Far too often, United States history curricula race through the fifty years between the Civil War and Reconstruction on the one end, and the Great Depression and World War II on the otherbut the tumultuous, crisis-filled, frequently violent, and wholly transformative Gilded Age (1870s-1890s) and Progressive Era (1890s-1920s) deserve our focused consideration. As the country… MORE
20th CenturyProgressive Era
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Anne-Marie Slaughter, the former Director of Policy Planning for the U.S. State Department and Princeton University dean, recently penned an opinion piece in The Atlantic titled Why Women Still Cant Have it All, reinvigorating a national conversation about womens roles in our society. While the details of Slaughters piece would have been foreign to female… MORE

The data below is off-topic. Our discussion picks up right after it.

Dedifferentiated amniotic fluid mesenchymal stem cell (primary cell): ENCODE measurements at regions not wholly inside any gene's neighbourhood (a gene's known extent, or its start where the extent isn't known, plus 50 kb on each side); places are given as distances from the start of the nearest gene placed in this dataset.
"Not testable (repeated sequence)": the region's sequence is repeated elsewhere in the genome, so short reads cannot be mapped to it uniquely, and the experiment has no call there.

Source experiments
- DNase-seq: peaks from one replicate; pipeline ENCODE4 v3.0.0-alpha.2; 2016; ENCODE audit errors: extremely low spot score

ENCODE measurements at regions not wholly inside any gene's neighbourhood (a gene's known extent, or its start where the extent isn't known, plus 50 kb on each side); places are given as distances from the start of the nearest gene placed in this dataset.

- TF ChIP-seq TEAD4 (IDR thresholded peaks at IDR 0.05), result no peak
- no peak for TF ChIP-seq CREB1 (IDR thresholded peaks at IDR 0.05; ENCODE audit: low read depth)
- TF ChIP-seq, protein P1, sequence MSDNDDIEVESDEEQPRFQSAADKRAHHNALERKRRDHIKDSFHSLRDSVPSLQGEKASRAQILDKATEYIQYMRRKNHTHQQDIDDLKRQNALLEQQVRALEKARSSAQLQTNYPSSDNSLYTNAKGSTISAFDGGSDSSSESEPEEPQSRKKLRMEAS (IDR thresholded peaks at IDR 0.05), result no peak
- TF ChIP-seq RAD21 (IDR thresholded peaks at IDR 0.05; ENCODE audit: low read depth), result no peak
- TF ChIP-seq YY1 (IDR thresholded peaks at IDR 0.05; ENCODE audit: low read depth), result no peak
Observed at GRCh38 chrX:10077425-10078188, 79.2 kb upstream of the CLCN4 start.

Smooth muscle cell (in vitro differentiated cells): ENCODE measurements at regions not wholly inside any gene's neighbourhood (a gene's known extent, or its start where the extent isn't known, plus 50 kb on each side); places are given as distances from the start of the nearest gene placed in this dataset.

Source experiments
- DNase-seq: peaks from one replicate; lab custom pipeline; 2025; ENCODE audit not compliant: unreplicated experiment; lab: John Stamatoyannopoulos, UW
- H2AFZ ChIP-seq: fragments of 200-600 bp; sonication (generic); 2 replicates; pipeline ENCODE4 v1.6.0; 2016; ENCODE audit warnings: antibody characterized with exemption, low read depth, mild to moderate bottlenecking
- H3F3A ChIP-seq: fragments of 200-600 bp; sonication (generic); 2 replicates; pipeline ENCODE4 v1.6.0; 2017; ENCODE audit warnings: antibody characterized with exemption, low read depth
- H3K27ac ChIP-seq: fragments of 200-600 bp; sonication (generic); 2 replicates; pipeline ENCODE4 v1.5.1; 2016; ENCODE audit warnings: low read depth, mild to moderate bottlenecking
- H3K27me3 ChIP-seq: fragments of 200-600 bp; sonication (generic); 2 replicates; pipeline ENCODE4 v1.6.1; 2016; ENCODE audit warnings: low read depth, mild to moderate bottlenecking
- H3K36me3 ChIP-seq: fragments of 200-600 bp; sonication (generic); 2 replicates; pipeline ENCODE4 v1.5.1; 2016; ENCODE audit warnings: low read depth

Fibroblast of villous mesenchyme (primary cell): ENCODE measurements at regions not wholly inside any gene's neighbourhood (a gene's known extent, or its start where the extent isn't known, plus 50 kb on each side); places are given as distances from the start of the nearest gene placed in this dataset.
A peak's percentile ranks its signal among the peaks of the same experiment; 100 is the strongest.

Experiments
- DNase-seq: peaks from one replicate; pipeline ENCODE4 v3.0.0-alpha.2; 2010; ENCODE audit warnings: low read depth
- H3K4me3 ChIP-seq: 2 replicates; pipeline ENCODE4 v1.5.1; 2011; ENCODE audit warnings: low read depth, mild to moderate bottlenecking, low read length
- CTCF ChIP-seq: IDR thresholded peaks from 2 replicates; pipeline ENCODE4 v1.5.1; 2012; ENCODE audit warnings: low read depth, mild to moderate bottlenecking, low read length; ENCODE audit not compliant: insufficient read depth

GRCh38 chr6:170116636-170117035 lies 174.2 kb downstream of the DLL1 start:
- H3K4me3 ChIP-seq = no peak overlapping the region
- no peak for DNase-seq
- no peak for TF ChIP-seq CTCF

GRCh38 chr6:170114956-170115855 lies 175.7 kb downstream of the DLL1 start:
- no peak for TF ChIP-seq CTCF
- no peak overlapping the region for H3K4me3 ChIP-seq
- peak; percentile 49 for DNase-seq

Antebellum America witnessed the growth of specialized facilities for people suffering from mental illness known as asylums. Reformers believed that the right environment and specialized care could provide some good for this “less-fortunate” class. Unsurprisingly, many of the patients who found themselves in asylums were women. These institutions went through their share of ups and downs, from the promise that came with their initial construction to the detriments of underfunding, overcrowding, unwarranted commitment, and abusive conditions seen by the end of the century. It was an area ripe for the reform impulse of the era, and a multitude of people—many of them female—contributed to the advances seen in that realm. Like other causes of that period (such as abolitionism), the rights of the mentally ill became inextricably intertwined with the rights of women.